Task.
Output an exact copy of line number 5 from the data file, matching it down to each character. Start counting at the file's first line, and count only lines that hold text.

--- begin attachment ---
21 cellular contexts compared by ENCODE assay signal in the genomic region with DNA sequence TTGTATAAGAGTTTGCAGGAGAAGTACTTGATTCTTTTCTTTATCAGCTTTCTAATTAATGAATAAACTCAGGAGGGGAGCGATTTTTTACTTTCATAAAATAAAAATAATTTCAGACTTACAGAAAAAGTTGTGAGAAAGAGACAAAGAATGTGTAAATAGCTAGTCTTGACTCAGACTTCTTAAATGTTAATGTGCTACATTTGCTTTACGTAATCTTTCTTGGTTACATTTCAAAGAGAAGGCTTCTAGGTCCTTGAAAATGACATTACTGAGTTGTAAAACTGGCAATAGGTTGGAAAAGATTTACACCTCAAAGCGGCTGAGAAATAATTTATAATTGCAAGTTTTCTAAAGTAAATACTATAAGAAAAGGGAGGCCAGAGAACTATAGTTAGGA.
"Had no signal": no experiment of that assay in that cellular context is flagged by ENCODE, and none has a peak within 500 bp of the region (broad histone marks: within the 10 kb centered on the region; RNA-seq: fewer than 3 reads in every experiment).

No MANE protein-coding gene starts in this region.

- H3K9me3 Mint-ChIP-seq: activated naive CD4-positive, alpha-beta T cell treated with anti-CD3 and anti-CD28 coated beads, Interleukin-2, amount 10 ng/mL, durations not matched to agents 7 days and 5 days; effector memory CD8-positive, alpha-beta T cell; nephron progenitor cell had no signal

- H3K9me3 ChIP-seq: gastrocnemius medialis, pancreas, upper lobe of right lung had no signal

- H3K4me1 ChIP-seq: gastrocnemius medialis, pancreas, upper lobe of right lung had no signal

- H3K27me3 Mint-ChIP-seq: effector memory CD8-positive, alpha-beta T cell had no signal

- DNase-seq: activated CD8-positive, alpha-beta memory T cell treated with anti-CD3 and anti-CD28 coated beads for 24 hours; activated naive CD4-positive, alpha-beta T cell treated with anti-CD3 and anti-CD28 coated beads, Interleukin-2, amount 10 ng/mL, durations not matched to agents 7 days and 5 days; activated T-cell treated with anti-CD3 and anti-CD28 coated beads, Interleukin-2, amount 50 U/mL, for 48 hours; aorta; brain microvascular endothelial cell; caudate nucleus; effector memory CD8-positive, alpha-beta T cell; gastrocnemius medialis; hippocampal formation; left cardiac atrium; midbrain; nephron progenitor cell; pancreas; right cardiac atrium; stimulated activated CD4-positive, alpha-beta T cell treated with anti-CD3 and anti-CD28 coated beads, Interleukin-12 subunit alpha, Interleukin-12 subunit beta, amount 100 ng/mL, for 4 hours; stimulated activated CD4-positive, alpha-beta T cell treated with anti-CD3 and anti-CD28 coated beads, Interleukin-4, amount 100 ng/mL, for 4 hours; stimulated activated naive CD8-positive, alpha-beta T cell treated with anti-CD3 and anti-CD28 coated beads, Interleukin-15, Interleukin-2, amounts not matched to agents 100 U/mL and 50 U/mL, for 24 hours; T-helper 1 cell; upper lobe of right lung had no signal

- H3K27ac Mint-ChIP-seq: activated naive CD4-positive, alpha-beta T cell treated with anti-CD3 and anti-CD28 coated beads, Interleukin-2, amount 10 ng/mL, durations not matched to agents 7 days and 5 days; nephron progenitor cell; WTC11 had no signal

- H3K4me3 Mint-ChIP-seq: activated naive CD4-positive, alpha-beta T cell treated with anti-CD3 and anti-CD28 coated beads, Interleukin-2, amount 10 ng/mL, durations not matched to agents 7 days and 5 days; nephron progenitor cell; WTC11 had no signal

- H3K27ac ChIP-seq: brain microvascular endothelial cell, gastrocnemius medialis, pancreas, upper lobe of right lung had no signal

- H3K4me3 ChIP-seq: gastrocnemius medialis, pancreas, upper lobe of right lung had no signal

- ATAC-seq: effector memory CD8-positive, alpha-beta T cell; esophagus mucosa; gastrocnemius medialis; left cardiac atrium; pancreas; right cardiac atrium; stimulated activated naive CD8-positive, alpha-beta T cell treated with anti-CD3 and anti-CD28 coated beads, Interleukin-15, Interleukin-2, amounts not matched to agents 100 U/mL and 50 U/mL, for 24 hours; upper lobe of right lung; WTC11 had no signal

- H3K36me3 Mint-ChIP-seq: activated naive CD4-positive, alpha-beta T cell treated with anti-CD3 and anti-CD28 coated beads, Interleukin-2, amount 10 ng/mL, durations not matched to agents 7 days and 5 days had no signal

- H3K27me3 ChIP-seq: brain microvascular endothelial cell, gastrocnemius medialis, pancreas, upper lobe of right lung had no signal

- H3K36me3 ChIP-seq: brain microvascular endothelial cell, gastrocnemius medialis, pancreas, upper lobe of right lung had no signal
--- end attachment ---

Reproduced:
- H3K9me3 ChIP-seq: gastrocnemius medialis, pancreas, upper lobe of right lung had no signal